Religious intolerance worldwide causes murders, imprisonment, forced displacements, forced conversion and property destruction, among others.11. “Report of the Special Rapporteur on Freedom of Religion or Belief,” A/HRC/40/58, Human Rights Council, Fortieth session, March 5, 2019, accessed August 19, 2019, https://ap.ohchr.org/documents/dpage_e.aspx?si=A/HRC/40/58. Many of these violations are linked to authoritarian political contexts, social inequality justified by religious discourse or by local ethnic-religious conflicts, among other causes. Thus, the field of complaints and claims for rights, when associated with religion, becomes sensitive due to the involvement of complex political issues.
One such case is the situation of the Uyghur, a Muslim ethnic group present in China. Aware of the sensitivity involved in the issue, Sur is publishing an opinion and complaint written by a young Uyghur activist, Salih Hudayar (East Turkestan), who lives in exhile. His is one voice among many that have taken a stance on the subject, providing an opportunity to initiate dialogue.
On the other hand, Yusef Daher (Palestine), a Palestinian Christian, in another opinion article, describes the frustration of the Palestinian people with the fruitless international attempts at solving the Israel-Palestine conflict. The author even problematizes the constitution of two States in view of a context that, in spite of the discourse and strategies for resolution, increasingly victimizes and reduces the Palestinians’ capacity of living in their territory, free form violence.
An element that can no longer be ignored or denied in our time is the public visibility of religions. They are broadly evident in our everyday life, in the expressions of the cultural industry, in political representation and participation, whether institutional or not. There is more visibility regarding religious plurality and religions as a component that establishes multiple and plural identities. Thus, we may notice a surge of both new forms of communication and dialogue and reactions with manifestations of intolerance.
In Sur’s space for reflection, we chose to highlight the case of Brazil, a country that has experienced a rise and consolidation of an Evangelical caucus in Congress. This happens in the context of ascension of the pentecostal religious segment in the public eye, in geographic, media-related and political spheres. This public visibility of Brazilian evangelicals, who are no longer a religious minority and are in the process of acquiring a central role in politics, has required more attention from social segments in general, generating curiosity, questions and perplexity.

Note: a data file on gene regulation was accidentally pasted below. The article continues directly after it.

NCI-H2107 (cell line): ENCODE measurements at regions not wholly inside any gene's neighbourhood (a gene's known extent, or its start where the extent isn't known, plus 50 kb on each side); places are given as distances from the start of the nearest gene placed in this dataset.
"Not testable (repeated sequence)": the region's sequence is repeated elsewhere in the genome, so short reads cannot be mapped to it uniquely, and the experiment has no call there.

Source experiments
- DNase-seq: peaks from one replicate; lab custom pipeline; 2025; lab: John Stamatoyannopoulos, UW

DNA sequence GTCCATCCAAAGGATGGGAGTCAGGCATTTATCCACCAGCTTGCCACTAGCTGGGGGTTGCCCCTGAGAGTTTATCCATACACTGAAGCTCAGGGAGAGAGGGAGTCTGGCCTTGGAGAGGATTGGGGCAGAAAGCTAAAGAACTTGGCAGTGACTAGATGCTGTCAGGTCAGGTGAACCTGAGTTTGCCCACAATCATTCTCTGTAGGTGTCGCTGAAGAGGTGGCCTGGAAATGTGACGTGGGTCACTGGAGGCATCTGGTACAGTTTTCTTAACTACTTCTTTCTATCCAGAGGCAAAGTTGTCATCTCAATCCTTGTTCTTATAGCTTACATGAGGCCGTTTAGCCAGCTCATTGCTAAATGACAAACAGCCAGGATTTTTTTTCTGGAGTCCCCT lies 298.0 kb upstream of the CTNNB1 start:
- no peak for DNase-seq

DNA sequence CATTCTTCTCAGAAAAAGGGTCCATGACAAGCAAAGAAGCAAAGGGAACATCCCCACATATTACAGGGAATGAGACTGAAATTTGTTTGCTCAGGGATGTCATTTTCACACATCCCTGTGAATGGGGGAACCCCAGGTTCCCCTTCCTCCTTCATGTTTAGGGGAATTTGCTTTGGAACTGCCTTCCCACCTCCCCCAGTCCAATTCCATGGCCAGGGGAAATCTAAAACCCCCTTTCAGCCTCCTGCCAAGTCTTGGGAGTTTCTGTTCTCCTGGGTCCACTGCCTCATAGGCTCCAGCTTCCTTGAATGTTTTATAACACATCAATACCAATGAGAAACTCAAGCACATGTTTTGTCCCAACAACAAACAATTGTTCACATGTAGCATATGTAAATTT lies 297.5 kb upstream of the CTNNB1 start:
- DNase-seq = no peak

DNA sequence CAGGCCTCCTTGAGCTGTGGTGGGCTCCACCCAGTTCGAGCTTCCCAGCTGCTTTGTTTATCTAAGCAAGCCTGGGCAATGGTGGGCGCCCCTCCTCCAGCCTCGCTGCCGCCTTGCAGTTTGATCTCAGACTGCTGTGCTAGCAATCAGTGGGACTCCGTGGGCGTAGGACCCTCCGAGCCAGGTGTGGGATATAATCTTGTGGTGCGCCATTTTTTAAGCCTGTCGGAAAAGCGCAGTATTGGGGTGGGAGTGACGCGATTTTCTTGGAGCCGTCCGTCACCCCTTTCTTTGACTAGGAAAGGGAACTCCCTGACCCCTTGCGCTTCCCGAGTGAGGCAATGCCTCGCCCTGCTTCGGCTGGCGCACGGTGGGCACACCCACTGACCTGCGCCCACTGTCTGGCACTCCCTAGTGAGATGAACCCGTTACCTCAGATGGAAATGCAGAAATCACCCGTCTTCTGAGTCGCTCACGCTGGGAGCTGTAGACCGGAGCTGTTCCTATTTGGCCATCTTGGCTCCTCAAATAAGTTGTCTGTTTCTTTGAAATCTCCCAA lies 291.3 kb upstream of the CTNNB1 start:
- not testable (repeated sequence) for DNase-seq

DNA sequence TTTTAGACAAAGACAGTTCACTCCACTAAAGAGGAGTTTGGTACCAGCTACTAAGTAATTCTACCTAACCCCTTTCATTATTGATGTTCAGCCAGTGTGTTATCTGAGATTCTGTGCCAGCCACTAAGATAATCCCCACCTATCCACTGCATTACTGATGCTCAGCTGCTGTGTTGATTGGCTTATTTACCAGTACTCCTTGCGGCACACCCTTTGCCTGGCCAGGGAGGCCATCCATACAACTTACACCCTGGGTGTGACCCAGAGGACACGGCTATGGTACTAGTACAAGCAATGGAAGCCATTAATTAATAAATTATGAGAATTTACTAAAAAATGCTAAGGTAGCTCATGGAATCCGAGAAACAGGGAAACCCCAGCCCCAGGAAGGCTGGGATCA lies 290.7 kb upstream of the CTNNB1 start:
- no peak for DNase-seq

In order to contribute to reflections on the phenomenon, Christina Vital da Cunha and Ana Carolina Evangelista (Brazil) present parts of a research on evangelical candidacies in the 2018 national elections, pointing to power mechanisms and techniques, exploring convergences between religious and secular interests and narratives and their respective uses during the electoral process and in the period that immediately followed. Through her experience as a lawyer specializing in national advocacy, Silvia Souza (Brazil) presents and explains in detail the troubled political path of President Jair Bolsonaro’s arms decree and the active participation of the Evangelical caucus in this process.
The problematization of the secular State – as a “legal and political instrument for the management of liberties and rights of all citizens”22. Roberto Blancarte, “Laicidad y Laicismo en América Latina,” Estudios Sociológicos 26, no. 76 (jan.-abr., 2008): 25. – and the true possibilities of its implementation are approached, from different countries and perspectives, by two articles – one by Isabela Kalil (Brazil), of the Sexuality Policy Watch, and another by Sandra Mazzo (Colombia) of the organization Catholics for the Right to Decide. In both cases, there is emphasis on a religious mobilization of conservative Christian sectors through a reactionary moral agenda for the withdrawal of sexual and reproductive rights. In both cases, the use of “gender ideology” in the media and in rhetoric is employed in order to, in the case of Colombia, hinder a peace process and, in the case of Brazil, to sanction municipal laws that prevent the use of the word “gender” in classrooms and educational material, which shows us that, in the intersection of religion, politics and gender, “sexual control is a priority”.33. Juan Marco Vaggione, “A Política da Dissidência: O Papel de Católicas pelo Direito de Decidir na América Latina,” in Entre Dogmas e Direitos: Religião e Sexualidade, org. Regina Soares Jurkewicz (Jundiaí: Maxprint, 2017).
If, on the one hand, the achievement of the secular State in Latin America was directly related to the cultural and political hegemony of the Catholic Church, on the other hand, it was in that same Church that some signs of resistance provide echoes of hope in adverse settings. An example of that is the Amazon Synod called by Pope Francis for October this year, in Rome. This is a politically and symbolically relevant event, considering the Vatican’s capacity for global articulation and the insertion of the Amazonian reality in the church’s agenda.
Marcelo Barros (Brazil) and Luz Marina Cejil (Colombia) provide two perspectives on the challenges of the Synod. Barros, a scholar of Liberation Theology who has monitored base ecclesial communities for years in Brazil, emphasizes the importance of a process of attentive listening for the Amazon, as a challenge for the Church’s mission from a non-colonial perspective. On the other hand, Cejil provides a more institutional perspective on the work of the Pan-Amazonian Ecclesial Network (REPAM) in the synodal process of “Amazonifying the church” in Colombia’s concrete political reality.
Further on, we have the honor of including an interview granted by Adolfo Perez Esquivel (Argentina), a Nobel Peace Prize laureate and tireless defender of human rights and non-violence. Esquivel was not only inspired by the Liberation Theology, but also worked for justice and peace in the continent with bishops and theologians of the region. Leonardo Felix personally conducted the interview for Sur at Esquivel’s office at the Servicio Paz y Justicia building in Buenos Aires.